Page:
Post-secondary not providing support for the next generation.
According to Betakit, there was a study by The Conference Board of Canada through its Center for Skills and Post-Secondary Education. They found the Canadian technology industry continues to grow and post-secondary students have further interest in that sector too.
However, “post-secondary education (PSE) institutions aren’t providing support for e-learning” to be able to prepare students for the “next generation of jobs.” E-learning is being adopted by multiple institutions across Canada.
It accounts for “10 to 15 percent of all full-time post-secondary enrolments”. The Vice President of Industry and Business Strategy at The Conference Board of Canada, Michael Bloom, said, “E-learning could profoundly change the way post-secondary education is designed and delivered.”
Attempts to capitalize on the marijuana industry in Canada’s schools
As well, Maclean’s has stated that Canadian schools are trying to make a profit from the marijuana industry. “Canadian producers are?upping their game by brining in professional management” as the preparation for the legalization of marijuana takes place.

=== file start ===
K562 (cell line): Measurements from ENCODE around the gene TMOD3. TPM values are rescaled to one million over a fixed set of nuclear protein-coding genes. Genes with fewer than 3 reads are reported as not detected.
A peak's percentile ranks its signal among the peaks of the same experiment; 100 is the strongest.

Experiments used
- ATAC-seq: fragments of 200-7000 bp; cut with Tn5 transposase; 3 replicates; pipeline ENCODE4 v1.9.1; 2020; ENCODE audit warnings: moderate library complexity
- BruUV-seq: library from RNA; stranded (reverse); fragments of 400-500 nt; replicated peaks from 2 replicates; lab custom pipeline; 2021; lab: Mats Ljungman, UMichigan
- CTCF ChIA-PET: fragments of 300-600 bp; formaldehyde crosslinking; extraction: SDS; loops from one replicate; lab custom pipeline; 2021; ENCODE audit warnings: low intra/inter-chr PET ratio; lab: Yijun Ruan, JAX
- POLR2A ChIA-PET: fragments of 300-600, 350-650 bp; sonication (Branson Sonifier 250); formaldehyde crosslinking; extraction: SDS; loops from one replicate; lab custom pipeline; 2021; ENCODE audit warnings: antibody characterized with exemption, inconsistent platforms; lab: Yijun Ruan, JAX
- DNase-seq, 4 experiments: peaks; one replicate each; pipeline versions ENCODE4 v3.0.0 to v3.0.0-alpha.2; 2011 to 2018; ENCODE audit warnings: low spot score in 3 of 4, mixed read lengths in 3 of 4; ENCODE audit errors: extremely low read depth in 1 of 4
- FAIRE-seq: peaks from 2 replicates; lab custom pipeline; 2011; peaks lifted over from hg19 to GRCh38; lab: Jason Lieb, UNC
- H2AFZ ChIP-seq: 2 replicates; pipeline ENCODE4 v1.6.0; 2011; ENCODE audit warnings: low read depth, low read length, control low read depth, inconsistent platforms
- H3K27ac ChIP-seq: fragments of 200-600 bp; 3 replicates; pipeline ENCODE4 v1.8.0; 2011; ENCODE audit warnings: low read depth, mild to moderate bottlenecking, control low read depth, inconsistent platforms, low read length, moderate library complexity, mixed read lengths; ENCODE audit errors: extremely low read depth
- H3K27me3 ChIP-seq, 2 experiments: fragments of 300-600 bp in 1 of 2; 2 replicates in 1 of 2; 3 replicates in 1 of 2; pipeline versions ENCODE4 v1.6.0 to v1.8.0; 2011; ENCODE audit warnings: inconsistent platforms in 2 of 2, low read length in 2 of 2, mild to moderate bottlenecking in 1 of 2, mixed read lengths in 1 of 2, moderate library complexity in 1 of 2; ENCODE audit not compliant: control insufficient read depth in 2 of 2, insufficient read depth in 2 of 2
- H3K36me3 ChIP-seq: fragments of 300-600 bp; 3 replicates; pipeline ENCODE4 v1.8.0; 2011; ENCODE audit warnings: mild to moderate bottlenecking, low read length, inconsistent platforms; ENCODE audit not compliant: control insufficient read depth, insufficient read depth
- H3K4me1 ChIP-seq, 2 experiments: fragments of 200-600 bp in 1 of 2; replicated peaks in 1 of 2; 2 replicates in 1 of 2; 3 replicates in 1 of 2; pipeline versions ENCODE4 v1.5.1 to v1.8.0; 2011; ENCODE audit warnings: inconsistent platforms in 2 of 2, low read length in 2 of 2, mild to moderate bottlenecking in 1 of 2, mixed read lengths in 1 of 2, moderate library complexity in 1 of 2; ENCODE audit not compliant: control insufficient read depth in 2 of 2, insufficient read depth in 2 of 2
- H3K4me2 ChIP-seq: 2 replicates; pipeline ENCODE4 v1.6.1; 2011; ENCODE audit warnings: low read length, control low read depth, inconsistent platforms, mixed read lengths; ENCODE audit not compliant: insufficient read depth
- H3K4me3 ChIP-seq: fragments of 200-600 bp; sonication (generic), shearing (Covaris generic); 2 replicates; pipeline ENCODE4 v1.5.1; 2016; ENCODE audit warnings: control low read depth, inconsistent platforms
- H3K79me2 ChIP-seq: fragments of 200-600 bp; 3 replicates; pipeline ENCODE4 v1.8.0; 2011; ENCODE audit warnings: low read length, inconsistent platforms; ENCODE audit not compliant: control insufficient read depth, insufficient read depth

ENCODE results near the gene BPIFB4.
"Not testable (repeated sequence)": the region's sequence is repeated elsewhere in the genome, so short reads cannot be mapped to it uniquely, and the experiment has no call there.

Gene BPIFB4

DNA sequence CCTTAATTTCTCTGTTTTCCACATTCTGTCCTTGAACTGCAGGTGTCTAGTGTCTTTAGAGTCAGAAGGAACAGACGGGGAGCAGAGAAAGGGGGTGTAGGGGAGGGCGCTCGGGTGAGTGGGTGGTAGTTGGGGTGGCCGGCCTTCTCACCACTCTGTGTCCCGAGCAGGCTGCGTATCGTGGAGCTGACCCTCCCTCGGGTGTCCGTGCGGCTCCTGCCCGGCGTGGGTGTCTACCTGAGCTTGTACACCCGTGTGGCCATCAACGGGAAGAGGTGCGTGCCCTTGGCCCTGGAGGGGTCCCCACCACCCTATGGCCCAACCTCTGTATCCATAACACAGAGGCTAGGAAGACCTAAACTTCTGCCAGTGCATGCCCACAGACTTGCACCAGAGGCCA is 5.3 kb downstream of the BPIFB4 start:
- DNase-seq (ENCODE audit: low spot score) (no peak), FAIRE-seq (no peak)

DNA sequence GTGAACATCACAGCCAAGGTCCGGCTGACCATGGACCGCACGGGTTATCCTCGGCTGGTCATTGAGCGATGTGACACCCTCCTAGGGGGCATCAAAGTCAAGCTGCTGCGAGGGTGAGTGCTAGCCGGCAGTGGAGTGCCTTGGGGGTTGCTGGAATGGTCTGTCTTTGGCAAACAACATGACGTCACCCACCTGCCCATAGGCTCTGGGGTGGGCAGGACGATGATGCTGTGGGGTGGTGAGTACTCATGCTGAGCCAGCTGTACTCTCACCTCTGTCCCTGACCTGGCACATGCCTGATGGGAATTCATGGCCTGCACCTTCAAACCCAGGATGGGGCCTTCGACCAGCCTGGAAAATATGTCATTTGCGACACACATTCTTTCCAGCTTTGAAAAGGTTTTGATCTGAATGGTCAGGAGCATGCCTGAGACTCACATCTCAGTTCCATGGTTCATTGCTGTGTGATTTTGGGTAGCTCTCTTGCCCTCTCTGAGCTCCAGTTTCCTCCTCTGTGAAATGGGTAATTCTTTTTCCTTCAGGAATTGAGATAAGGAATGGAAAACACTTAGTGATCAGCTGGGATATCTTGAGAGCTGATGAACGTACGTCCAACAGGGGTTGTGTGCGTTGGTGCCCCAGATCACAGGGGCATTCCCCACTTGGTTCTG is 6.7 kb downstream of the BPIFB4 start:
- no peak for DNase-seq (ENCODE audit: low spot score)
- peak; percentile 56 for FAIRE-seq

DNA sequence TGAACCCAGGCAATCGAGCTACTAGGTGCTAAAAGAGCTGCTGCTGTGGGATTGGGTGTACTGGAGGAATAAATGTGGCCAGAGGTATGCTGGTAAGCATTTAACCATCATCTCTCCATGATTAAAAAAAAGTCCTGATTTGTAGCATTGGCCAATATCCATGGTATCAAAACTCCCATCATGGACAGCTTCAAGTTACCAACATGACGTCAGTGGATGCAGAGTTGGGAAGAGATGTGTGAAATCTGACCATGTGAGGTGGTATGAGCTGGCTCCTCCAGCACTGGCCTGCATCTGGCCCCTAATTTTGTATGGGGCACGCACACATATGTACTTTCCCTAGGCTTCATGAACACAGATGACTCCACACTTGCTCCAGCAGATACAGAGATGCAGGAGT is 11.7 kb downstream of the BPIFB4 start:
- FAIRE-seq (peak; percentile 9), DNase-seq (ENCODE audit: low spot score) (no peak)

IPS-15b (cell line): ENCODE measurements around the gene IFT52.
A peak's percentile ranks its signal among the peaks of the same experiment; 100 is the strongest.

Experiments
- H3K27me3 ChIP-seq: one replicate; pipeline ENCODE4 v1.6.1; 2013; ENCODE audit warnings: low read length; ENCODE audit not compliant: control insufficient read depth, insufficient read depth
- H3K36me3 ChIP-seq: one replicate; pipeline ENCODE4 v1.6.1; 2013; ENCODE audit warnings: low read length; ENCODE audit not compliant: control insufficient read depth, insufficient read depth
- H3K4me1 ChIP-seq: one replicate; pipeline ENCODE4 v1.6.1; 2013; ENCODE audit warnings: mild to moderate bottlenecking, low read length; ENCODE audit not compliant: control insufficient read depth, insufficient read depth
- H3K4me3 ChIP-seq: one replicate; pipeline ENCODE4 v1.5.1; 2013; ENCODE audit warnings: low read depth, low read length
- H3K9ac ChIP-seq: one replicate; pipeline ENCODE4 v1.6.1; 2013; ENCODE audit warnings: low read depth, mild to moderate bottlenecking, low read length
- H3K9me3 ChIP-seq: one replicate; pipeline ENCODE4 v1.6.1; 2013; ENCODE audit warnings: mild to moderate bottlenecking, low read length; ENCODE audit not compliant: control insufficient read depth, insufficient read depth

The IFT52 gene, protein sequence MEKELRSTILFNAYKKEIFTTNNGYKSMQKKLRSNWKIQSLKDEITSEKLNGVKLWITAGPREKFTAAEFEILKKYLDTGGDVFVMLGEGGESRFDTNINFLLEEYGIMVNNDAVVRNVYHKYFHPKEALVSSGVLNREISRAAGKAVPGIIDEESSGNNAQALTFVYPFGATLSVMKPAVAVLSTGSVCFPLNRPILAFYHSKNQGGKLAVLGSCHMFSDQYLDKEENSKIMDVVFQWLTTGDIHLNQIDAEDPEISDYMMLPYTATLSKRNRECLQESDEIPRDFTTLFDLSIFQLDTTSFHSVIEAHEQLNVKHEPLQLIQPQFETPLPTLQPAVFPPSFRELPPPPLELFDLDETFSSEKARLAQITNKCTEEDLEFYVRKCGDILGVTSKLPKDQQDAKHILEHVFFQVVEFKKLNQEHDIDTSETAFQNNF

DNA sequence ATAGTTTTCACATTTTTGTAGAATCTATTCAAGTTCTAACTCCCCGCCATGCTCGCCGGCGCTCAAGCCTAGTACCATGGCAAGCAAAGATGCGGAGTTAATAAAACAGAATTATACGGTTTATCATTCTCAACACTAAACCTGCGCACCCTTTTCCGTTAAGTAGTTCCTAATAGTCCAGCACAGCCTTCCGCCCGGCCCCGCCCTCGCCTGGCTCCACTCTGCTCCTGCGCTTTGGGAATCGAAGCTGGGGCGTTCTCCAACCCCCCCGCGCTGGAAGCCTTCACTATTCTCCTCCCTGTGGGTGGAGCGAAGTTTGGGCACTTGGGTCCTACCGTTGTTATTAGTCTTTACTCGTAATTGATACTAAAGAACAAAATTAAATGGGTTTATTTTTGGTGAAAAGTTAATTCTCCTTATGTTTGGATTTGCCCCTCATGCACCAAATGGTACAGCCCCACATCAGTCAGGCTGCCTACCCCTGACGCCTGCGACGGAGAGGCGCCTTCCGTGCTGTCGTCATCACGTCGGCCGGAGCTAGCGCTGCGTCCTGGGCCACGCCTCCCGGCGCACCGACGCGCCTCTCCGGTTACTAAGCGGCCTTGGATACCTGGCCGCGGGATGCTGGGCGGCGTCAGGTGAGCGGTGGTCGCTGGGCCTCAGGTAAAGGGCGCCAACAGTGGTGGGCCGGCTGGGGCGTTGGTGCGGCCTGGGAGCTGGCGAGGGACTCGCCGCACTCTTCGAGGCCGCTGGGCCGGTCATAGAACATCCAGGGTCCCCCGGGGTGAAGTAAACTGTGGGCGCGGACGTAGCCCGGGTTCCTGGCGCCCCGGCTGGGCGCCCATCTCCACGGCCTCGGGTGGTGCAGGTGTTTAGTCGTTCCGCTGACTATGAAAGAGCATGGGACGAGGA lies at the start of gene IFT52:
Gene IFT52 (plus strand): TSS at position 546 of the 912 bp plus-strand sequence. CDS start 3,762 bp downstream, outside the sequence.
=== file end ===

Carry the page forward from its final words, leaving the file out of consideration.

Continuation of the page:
Marijuana, or cannabis, will be a legalized controlled substance with the estimated industry to be worth $10 billion (CAD), which is based on CIBC estimations. With the maturation of the marijuana sales industry, there is an expansion into post-secondary institutions.
There has “been a push to have post-secondary institutions” provide the requisite training for this industry with an emphasis on “middle management”. Canadian schools could establish themselves as “global leaders in marijuana-related research and business training.”
BC sweeps the Canadian Innovators in Education Awards.
Market Wired states that the British Columbia school districts have had a “clean sweep” for the 2016 Canadian Innovators in Education Award Winners. Reader’s Digest Canada and The Canadian Education Association (CEA) awarded three school districts for “promoting lasting, system-wide change for K-12”.
First prize is worth $25,000. Second prize is worth $10,000. Third prize is worth $5,000. Profiles of the awardees will be present in the November issue of Reader’s Digest magazine.
First prize was award to the Fine Arts eCademy, which is Comox Valley School District 71. Second prize was award to the School District 5 Southeast Kootenay in Cranbrook, B.C. Third prize was awarded to West Vancouver School District in West Vancouver, B.C.
Scott Douglas Jacobsen is an AUSU Councillor. He works with various organizations, and runs In-Sight: Independent Interview-Based Journal, and In-Sight Publishing.